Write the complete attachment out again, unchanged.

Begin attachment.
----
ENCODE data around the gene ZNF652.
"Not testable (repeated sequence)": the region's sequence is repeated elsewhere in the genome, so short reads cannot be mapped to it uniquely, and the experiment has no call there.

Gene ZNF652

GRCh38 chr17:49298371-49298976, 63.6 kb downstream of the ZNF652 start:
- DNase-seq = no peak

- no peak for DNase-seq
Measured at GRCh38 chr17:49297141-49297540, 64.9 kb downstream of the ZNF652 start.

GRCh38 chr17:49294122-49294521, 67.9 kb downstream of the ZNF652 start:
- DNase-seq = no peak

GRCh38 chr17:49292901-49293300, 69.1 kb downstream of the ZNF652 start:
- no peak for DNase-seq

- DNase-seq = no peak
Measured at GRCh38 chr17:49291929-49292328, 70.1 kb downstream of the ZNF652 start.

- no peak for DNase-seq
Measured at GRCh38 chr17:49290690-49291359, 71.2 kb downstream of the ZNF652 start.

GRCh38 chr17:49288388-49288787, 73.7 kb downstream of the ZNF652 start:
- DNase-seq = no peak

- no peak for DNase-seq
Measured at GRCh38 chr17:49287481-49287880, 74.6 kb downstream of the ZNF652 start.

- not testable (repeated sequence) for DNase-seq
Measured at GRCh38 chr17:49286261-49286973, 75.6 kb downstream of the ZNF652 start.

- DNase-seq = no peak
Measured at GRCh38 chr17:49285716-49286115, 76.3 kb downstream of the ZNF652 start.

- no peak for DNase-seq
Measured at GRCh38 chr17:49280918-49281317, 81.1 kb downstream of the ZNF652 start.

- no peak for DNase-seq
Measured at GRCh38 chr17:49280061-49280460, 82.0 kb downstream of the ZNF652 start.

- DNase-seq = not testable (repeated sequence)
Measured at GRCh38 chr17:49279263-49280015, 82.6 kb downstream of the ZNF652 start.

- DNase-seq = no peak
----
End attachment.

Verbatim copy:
ENCODE data around the gene ZNF652.
"Not testable (repeated sequence)": the region's sequence is repeated elsewhere in the genome, so short reads cannot be mapped to it uniquely, and the experiment has no call there.

Gene ZNF652

GRCh38 chr17:49298371-49298976, 63.6 kb downstream of the ZNF652 start:
- DNase-seq = no peak

- no peak for DNase-seq
Measured at GRCh38 chr17:49297141-49297540, 64.9 kb downstream of the ZNF652 start.

GRCh38 chr17:49294122-49294521, 67.9 kb downstream of the ZNF652 start:
- DNase-seq = no peak

GRCh38 chr17:49292901-49293300, 69.1 kb downstream of the ZNF652 start:
- no peak for DNase-seq

- DNase-seq = no peak
Measured at GRCh38 chr17:49291929-49292328, 70.1 kb downstream of the ZNF652 start.

- no peak for DNase-seq
Measured at GRCh38 chr17:49290690-49291359, 71.2 kb downstream of the ZNF652 start.

GRCh38 chr17:49288388-49288787, 73.7 kb downstream of the ZNF652 start:
- DNase-seq = no peak

- no peak for DNase-seq
Measured at GRCh38 chr17:49287481-49287880, 74.6 kb downstream of the ZNF652 start.

- not testable (repeated sequence) for DNase-seq
Measured at GRCh38 chr17:49286261-49286973, 75.6 kb downstream of the ZNF652 start.

- DNase-seq = no peak
Measured at GRCh38 chr17:49285716-49286115, 76.3 kb downstream of the ZNF652 start.

- no peak for DNase-seq
Measured at GRCh38 chr17:49280918-49281317, 81.1 kb downstream of the ZNF652 start.

- no peak for DNase-seq
Measured at GRCh38 chr17:49280061-49280460, 82.0 kb downstream of the ZNF652 start.

- DNase-seq = not testable (repeated sequence)
Measured at GRCh38 chr17:49279263-49280015, 82.6 kb downstream of the ZNF652 start.

- DNase-seq = no peak